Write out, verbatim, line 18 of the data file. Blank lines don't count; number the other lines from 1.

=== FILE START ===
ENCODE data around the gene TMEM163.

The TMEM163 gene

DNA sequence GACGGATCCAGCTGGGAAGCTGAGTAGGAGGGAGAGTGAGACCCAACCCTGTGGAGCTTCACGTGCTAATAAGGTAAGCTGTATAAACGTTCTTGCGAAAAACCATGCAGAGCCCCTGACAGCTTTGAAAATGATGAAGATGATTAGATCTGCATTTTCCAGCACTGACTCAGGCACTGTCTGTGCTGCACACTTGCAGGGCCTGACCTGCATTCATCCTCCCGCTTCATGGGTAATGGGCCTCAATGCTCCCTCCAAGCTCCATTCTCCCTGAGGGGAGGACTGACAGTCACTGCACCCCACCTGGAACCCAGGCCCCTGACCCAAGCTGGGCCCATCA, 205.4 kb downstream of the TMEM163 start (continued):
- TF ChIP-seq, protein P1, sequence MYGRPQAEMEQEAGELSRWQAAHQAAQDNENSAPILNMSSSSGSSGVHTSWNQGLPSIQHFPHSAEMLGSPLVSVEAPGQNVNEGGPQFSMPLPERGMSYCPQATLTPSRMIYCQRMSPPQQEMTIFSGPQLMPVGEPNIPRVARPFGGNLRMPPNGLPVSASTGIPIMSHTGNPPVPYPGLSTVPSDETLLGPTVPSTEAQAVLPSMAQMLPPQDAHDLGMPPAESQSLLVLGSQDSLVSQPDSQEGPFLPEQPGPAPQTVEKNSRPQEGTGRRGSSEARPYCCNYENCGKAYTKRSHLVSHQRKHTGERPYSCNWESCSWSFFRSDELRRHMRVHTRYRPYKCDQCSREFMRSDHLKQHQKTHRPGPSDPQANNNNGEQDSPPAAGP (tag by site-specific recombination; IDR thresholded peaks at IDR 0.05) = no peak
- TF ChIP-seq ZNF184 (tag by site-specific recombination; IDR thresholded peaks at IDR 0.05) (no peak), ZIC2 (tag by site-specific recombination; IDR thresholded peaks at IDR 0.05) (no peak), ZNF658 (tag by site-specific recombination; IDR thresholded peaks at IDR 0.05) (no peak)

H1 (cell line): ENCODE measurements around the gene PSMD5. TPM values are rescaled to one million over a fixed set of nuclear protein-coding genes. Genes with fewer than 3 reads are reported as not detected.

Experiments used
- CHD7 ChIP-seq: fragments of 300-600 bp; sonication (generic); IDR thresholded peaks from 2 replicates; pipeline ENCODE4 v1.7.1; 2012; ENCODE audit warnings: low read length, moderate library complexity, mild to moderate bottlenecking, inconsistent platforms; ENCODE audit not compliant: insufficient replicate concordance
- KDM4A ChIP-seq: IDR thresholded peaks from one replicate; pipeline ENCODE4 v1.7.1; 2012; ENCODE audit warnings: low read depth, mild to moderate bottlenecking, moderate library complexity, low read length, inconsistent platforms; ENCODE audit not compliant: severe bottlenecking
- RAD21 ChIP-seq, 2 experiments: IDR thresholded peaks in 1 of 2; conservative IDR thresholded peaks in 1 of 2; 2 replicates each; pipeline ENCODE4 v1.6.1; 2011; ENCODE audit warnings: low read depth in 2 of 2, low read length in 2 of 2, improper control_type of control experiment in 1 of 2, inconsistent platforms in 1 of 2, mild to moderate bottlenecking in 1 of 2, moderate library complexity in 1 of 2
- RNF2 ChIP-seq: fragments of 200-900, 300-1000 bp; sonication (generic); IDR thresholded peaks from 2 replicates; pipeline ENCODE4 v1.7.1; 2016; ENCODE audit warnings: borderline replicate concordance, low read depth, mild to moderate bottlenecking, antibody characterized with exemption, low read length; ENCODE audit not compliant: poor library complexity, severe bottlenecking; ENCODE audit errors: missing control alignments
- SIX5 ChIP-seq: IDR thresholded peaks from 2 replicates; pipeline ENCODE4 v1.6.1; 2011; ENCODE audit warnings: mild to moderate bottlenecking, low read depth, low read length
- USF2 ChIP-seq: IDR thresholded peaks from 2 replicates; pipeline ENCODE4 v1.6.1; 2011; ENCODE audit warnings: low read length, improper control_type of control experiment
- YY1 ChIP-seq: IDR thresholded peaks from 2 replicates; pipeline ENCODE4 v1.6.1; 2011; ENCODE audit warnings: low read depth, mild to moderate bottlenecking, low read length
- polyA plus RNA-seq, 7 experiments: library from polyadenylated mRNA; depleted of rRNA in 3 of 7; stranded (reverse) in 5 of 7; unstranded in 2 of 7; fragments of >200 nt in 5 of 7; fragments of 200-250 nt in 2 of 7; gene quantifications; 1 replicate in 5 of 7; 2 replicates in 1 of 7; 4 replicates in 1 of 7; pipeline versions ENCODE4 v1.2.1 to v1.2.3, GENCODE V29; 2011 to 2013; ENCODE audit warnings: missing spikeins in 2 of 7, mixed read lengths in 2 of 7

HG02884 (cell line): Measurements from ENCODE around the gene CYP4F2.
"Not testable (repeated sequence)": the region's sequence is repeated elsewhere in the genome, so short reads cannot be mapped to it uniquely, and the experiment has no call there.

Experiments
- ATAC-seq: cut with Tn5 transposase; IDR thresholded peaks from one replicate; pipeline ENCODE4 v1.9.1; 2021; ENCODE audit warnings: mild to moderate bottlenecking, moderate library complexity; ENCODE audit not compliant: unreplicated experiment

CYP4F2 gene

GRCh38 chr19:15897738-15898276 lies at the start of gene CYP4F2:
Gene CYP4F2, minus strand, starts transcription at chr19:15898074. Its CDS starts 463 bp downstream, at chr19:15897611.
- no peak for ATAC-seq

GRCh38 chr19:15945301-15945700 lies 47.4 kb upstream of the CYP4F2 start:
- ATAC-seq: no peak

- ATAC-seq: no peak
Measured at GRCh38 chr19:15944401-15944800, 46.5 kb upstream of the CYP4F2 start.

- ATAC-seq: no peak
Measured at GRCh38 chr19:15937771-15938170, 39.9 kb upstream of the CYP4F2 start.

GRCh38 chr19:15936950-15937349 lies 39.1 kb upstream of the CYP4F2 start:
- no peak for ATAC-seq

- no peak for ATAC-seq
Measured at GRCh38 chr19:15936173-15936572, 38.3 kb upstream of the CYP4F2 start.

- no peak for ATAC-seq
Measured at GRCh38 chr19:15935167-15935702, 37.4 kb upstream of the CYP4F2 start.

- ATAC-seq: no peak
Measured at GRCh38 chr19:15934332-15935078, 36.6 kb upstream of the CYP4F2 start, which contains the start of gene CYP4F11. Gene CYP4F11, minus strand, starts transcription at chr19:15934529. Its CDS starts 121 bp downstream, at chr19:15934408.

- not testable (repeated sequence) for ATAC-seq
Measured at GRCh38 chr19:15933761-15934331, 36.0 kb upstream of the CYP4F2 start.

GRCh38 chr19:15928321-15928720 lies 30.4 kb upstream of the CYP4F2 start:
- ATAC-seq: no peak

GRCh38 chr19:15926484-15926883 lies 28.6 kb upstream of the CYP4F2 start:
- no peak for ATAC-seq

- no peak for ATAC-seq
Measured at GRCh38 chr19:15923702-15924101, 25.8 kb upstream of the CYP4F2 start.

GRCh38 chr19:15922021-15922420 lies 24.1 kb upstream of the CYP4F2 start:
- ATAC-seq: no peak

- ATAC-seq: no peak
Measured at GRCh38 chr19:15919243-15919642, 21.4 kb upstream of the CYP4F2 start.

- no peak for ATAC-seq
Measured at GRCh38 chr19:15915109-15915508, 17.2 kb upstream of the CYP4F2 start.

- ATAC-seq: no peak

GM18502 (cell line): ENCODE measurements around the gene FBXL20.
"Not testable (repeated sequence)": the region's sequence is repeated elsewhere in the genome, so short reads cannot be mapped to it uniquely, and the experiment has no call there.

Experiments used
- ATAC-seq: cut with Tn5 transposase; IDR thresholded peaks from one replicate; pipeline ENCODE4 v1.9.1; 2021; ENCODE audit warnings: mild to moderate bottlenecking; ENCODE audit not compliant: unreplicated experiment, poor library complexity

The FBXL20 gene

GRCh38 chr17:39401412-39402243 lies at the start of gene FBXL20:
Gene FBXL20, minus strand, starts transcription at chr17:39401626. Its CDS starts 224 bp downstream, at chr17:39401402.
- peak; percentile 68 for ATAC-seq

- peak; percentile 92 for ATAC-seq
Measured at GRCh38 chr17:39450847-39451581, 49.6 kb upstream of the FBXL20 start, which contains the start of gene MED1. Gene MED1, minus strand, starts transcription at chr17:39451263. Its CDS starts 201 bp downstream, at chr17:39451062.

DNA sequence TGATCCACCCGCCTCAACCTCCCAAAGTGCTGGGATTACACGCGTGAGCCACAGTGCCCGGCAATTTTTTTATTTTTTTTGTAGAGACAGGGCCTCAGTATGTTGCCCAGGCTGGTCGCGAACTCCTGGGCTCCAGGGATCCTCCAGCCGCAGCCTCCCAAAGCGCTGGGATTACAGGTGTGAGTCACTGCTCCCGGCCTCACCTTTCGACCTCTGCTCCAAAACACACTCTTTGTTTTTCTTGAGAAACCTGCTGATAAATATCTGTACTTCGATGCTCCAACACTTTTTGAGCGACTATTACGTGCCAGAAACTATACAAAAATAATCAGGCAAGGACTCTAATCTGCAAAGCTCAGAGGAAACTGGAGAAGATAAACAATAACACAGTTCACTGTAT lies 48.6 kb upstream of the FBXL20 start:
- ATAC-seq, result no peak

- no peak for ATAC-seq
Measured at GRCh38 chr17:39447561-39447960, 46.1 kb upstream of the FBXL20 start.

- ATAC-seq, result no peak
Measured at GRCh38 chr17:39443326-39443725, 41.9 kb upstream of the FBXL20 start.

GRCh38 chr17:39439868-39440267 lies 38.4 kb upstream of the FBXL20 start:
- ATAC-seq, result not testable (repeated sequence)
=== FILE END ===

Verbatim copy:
Experiments